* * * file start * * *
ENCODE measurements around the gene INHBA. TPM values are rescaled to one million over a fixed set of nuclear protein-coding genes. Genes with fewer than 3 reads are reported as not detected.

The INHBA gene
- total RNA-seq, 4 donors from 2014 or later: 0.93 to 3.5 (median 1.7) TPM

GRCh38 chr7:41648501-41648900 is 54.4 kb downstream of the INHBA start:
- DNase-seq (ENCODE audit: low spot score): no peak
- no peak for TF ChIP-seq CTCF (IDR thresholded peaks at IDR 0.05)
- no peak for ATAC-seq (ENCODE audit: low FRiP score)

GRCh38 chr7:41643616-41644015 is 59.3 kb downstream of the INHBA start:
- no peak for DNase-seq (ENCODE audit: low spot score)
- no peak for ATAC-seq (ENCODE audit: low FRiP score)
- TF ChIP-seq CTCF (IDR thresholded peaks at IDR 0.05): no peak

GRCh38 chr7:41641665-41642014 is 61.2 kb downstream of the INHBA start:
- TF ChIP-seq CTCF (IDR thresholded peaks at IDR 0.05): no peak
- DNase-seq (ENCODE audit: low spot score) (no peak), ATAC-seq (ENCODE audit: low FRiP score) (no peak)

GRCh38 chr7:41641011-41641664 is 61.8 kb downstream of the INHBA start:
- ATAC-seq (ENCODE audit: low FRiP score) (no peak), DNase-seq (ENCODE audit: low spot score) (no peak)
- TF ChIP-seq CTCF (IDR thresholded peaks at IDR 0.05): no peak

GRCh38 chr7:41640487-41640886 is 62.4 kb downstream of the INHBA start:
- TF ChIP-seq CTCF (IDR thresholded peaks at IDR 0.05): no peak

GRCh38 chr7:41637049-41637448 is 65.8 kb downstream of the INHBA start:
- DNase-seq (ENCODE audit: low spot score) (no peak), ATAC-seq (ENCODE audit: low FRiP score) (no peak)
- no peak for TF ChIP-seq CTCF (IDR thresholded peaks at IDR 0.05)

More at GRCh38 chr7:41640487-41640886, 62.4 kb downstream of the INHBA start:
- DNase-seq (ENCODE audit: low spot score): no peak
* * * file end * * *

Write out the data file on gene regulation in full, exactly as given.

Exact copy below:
ENCODE measurements around the gene INHBA. TPM values are rescaled to one million over a fixed set of nuclear protein-coding genes. Genes with fewer than 3 reads are reported as not detected.

The INHBA gene
- total RNA-seq, 4 donors from 2014 or later: 0.93 to 3.5 (median 1.7) TPM

GRCh38 chr7:41648501-41648900 is 54.4 kb downstream of the INHBA start:
- DNase-seq (ENCODE audit: low spot score): no peak
- no peak for TF ChIP-seq CTCF (IDR thresholded peaks at IDR 0.05)
- no peak for ATAC-seq (ENCODE audit: low FRiP score)

GRCh38 chr7:41643616-41644015 is 59.3 kb downstream of the INHBA start:
- no peak for DNase-seq (ENCODE audit: low spot score)
- no peak for ATAC-seq (ENCODE audit: low FRiP score)
- TF ChIP-seq CTCF (IDR thresholded peaks at IDR 0.05): no peak

GRCh38 chr7:41641665-41642014 is 61.2 kb downstream of the INHBA start:
- TF ChIP-seq CTCF (IDR thresholded peaks at IDR 0.05): no peak
- DNase-seq (ENCODE audit: low spot score) (no peak), ATAC-seq (ENCODE audit: low FRiP score) (no peak)

GRCh38 chr7:41641011-41641664 is 61.8 kb downstream of the INHBA start:
- ATAC-seq (ENCODE audit: low FRiP score) (no peak), DNase-seq (ENCODE audit: low spot score) (no peak)
- TF ChIP-seq CTCF (IDR thresholded peaks at IDR 0.05): no peak

GRCh38 chr7:41640487-41640886 is 62.4 kb downstream of the INHBA start:
- TF ChIP-seq CTCF (IDR thresholded peaks at IDR 0.05): no peak

GRCh38 chr7:41637049-41637448 is 65.8 kb downstream of the INHBA start:
- DNase-seq (ENCODE audit: low spot score) (no peak), ATAC-seq (ENCODE audit: low FRiP score) (no peak)
- no peak for TF ChIP-seq CTCF (IDR thresholded peaks at IDR 0.05)

More at GRCh38 chr7:41640487-41640886, 62.4 kb downstream of the INHBA start:
- DNase-seq (ENCODE audit: low spot score): no peak